Rongelap Resettlement Project - Archaeological Exhumations

Archaeological Exhumations, Mejatto Is. (Kwajalein Atoll), 1993


Project Team Leader: Bernd Franke (Institute of Energy and Environmental Research, Heidelberg)
Principal Investigator (Archaeology): Dirk H.R. Spennemann (CSU)
A series of exhumations was conducted on Mejatto Island, Kwajalein Atoll, as part of a U.S. Congress-funded study into the health effects on the people on Rongelap Atoll, Republic of the Marshall Islands, following contamination by radio-active fallout of U.S. nuclear testing in the 1950s.

Burial space on many Pacific Islands is limited, and the same burial location is used over and over again. Many interments intercut each other with the more recent burial disturbing the previous one. In order to provide some time line data on the sequence and relationship of the interments beyond simple relative archaeological chronology, it is necessary to understand the rate of decomposition of buried human bodies on small tropical islands.

In addition to the radiological analysis, data were gathered on decomposition of bodies and the decay of associated cultural materials, including clothing, personal ornaments, caskets, and grave goods. Decay data were documented for an interment period between 40 and 80 months. One interment, placed in a casket wrapped with plastic sheeting, thus effectively preventing the access of rainwater, had a marked development of adipocere with much of the muscle tissue still in a state of caseic fermentation at 80 months. Other interments showed that body tissue in a state of caseic fermentation can survive up to 70 months. Semi-closed spacesdelayed the decomposition. Ligaments survived well, some retaining adhesion to bone up to 60 months in open conditions, and up to 80 months in closed, water impermeable caskets. Hair was well preserved up to 80 months, while at 40 months skin had already decomposed and body parts with little tissue adhering (hands/feet) had skeletonised completely. Organic cultural materials, such as Pandanus mats and items made of cotton showed evidence of partial or total decomposition. Synthetic or synthetic/cotton mix fibres showed a remarkable state of preservation and are likely to survive as identifiable and traceable associated death scene material for quite some time.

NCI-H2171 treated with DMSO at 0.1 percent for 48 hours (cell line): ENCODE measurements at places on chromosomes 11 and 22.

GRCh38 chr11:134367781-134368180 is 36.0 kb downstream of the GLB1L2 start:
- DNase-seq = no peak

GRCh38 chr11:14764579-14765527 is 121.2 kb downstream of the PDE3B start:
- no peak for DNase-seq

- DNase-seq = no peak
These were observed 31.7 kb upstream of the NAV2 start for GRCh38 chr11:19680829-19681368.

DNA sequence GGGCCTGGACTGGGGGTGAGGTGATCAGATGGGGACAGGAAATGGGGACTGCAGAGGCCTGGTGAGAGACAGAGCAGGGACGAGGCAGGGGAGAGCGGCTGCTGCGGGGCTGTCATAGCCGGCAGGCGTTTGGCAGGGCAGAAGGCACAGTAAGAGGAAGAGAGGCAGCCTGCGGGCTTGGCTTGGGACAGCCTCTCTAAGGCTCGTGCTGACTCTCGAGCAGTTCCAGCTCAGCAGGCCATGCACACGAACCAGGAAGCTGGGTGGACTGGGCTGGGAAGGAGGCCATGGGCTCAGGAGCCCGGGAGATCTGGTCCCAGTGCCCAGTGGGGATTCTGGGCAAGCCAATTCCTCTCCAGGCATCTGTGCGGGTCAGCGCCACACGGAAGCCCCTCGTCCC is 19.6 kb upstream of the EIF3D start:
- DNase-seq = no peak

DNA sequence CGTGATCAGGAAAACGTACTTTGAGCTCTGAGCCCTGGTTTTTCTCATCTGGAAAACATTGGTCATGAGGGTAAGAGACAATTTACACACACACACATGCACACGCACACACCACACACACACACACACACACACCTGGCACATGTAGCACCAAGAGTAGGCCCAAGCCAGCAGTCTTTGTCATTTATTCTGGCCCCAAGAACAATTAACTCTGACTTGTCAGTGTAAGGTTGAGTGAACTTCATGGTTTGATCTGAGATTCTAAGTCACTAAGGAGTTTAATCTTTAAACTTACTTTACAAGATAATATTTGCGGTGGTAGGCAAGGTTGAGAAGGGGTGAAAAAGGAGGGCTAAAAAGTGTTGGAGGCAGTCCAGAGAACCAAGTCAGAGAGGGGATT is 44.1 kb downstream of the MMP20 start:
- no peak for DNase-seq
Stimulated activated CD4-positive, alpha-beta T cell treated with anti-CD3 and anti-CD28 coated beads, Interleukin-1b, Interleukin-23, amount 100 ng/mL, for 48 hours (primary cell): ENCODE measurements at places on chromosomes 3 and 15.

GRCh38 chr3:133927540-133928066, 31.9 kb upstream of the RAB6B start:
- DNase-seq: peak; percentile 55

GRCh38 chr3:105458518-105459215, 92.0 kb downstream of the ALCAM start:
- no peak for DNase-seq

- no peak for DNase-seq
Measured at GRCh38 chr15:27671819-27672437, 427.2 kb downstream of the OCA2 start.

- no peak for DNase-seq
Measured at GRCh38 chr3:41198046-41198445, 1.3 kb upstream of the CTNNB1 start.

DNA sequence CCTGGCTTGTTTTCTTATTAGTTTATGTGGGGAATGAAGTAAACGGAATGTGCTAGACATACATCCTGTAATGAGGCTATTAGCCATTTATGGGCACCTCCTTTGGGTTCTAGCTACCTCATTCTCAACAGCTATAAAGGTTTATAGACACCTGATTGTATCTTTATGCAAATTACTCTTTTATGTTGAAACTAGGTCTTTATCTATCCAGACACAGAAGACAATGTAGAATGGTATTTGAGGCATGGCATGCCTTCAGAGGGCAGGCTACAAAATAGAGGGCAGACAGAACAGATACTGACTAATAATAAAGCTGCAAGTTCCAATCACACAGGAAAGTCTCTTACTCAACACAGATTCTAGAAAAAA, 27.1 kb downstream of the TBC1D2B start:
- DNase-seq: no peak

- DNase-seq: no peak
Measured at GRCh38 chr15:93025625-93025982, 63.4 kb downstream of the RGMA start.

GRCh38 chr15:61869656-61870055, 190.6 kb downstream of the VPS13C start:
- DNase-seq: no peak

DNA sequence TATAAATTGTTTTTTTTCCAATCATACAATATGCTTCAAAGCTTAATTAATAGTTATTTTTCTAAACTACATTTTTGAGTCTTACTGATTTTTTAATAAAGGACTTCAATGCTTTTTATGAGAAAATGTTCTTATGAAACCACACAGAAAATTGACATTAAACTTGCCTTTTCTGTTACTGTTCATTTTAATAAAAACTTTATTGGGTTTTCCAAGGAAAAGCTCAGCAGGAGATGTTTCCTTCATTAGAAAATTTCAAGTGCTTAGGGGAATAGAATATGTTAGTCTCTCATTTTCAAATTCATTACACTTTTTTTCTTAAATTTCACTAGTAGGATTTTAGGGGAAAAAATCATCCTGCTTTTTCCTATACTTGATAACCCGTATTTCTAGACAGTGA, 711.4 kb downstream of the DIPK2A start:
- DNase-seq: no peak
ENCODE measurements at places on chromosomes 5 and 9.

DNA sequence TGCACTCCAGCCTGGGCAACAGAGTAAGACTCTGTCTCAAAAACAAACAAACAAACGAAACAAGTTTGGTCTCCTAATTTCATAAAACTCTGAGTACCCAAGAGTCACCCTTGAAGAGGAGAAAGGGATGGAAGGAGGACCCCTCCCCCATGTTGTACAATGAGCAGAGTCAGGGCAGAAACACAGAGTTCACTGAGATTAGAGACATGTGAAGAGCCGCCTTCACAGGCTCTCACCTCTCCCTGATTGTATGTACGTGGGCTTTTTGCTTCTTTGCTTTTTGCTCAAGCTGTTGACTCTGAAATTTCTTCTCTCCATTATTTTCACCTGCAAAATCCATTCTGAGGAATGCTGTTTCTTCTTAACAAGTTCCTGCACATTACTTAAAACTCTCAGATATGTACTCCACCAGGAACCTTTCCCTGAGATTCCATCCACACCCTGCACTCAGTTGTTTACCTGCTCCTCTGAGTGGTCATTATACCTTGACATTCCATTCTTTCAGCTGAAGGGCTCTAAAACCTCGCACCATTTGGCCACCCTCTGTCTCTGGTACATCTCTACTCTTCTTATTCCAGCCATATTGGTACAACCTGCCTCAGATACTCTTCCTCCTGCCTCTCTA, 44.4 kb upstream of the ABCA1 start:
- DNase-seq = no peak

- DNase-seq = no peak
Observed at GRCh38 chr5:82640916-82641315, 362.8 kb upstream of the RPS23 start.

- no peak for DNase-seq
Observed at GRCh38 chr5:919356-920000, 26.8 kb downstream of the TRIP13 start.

The island of Mejatto, Kwajalein Atoll, the current home of many nuclear refugees from Rongelap Atoll and the location of the exhumation project.
The radiological results of the study are reported in:
Franke, Bernd, R.Schupfner, H.Schüttelkopf & Spennemann, Dirk H.R. (in press)
Transuranics in bone of deceased former residents of Rongelap Atoll: a comparison with data from urine analysis and pathway modeling. Health Physics[ABSTRACT]
Franke, Bernd, R.Schupfner, H.Sch,ttelkopf and Spennemann, Dirk H.R. (1995)
Transuranics in bone of deceased former residents of Rongelap Atoll, Marshall Islands. In: 'Plutonium in the Environment' Journal of Applied Radiation and Isotopes 46 (11), 1253-1258.

The archaeological results of the study are reported in:
Spennemann, Dirk H.R. and Bernd Franke (1995)
Decomposition of human bodies and the interpretation of burials in the tropical Pacific. Archaeology in Oceania 30, 66-73.
Spennemann, Dirk H.R. and Bernd Franke (1995)
Archaeological techniques for exhumations: a unique data source for crime scene investigations. Forensic Science International 74(1), 5-15.
Spennemann, Dirk H.R. and Bernd Franke (1995)
Decomposition of buried human bodies and associated death scene materials on coral atolls in the tropical Pacific. Journal of Forensic Sciences 40 (3) 356-367.

This document forms part of the hypertext curriculum vitae of Dr. Dirk H.R. Spennemann (Charles Sturt University, Albury, Australia). If you arrived at this page through a search engine you may wish to call up http://life.csu.edu.au/people/dirkwhich will link you to the top of the frame-based CV.